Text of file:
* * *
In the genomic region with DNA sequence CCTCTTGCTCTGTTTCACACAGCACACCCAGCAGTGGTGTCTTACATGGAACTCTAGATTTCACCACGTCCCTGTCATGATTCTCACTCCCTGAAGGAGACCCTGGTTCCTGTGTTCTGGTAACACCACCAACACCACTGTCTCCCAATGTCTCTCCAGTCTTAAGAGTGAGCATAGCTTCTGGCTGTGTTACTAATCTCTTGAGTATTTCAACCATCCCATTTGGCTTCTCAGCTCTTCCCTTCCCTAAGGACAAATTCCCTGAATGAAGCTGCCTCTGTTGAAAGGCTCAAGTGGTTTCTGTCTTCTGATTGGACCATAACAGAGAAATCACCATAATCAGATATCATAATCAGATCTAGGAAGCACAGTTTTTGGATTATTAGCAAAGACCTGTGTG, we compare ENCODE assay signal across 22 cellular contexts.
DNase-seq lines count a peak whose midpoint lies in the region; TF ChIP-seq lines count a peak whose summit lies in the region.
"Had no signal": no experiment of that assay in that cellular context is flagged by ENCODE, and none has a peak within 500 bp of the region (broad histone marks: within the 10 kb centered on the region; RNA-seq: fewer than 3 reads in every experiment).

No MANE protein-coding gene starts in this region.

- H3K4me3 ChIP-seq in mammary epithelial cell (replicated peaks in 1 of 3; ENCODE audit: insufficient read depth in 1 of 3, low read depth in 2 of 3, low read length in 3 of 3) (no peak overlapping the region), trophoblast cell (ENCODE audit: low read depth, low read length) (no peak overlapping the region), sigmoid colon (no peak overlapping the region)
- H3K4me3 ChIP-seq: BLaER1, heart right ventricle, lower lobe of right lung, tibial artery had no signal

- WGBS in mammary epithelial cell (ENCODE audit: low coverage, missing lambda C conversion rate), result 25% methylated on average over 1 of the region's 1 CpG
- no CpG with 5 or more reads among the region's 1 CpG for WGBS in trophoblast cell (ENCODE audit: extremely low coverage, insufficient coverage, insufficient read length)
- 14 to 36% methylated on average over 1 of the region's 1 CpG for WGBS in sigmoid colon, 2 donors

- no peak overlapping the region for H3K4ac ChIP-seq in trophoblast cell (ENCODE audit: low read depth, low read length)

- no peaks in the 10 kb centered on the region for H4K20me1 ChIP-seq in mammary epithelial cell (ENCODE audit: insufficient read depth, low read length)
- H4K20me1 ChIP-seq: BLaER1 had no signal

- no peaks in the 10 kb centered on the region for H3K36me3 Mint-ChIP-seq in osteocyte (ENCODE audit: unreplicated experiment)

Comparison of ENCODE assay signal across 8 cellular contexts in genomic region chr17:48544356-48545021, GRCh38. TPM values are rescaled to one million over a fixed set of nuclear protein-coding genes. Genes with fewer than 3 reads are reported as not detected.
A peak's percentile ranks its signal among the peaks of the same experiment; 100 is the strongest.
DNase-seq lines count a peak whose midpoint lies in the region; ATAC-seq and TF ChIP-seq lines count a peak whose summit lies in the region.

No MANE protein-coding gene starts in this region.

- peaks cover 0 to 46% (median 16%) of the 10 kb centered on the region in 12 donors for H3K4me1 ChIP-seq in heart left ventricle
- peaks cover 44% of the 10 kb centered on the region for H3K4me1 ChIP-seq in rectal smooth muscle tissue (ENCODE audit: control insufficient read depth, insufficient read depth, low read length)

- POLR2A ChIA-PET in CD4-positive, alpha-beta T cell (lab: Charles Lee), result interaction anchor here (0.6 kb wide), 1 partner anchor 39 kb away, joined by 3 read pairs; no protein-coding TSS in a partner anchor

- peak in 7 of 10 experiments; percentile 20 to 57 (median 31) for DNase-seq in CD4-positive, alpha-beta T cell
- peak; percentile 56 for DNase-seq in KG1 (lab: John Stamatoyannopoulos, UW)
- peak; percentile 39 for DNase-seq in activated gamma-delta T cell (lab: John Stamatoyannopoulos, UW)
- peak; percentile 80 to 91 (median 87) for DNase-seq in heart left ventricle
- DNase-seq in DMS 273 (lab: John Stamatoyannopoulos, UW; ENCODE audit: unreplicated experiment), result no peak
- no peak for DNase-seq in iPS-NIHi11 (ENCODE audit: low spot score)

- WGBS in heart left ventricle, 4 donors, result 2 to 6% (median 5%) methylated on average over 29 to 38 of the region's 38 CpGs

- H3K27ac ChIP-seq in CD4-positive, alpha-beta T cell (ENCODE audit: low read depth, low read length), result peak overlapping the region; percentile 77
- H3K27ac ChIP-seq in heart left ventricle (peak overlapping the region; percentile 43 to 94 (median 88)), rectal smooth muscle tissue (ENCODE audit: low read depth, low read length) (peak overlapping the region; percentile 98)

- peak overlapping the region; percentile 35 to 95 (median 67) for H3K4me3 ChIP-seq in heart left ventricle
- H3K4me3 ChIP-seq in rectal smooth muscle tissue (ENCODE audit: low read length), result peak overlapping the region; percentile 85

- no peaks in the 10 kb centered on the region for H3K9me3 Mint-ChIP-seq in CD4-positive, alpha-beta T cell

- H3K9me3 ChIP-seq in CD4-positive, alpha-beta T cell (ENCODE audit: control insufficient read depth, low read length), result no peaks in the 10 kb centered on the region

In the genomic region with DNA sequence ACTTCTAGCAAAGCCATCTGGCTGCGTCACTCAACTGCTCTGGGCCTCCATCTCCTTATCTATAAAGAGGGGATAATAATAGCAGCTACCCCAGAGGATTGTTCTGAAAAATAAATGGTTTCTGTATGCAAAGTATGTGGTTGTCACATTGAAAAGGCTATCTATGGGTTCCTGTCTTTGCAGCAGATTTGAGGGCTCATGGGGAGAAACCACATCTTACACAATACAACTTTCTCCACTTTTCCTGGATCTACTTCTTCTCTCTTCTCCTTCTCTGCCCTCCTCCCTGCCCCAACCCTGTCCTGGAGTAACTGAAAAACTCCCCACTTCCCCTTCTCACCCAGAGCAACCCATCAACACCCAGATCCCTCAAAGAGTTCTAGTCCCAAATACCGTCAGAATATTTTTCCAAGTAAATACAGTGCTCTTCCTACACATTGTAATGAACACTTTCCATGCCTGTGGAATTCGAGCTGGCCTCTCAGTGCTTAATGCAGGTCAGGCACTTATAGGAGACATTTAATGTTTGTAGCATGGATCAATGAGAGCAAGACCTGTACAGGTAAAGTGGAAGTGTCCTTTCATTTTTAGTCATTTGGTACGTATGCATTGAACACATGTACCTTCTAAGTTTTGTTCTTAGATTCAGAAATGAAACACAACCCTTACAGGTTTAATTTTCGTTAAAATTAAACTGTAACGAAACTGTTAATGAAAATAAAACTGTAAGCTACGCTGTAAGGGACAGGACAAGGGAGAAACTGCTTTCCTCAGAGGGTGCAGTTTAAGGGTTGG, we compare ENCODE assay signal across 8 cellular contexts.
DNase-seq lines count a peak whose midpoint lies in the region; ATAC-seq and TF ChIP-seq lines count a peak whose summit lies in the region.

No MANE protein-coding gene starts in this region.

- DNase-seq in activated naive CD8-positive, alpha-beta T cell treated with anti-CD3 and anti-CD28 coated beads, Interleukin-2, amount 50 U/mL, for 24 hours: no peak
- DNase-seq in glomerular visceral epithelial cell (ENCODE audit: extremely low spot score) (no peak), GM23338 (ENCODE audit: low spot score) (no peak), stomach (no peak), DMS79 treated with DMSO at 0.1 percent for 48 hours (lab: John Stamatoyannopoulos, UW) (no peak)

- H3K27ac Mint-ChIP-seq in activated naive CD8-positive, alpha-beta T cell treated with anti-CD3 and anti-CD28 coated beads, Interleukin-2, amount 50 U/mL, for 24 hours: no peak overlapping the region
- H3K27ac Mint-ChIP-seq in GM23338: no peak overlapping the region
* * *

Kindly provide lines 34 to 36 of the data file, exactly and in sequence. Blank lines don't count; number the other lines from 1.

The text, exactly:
In the genomic region with DNA sequence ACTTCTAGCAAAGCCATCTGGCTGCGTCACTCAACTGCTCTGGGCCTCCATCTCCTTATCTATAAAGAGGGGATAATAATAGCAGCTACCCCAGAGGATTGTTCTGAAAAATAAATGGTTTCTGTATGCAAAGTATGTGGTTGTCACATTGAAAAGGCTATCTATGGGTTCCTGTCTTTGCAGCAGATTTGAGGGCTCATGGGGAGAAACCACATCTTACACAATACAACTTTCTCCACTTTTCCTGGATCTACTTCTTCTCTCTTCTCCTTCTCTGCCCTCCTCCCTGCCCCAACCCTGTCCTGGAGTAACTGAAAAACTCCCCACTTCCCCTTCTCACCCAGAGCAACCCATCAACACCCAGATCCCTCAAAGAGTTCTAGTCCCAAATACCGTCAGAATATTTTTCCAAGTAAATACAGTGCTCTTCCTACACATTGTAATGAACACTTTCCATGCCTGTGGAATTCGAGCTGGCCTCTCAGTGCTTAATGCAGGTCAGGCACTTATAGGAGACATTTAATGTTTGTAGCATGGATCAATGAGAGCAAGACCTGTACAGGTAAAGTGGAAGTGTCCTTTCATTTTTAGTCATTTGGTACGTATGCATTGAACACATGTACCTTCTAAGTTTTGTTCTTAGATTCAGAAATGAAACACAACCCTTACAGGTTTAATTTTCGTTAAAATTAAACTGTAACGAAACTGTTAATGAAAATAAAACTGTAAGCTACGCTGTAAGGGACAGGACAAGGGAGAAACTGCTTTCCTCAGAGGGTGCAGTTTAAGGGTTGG, we compare ENCODE assay signal across 8 cellular contexts.
DNase-seq lines count a peak whose midpoint lies in the region; ATAC-seq and TF ChIP-seq lines count a peak whose summit lies in the region.

No MANE protein-coding gene starts in this region.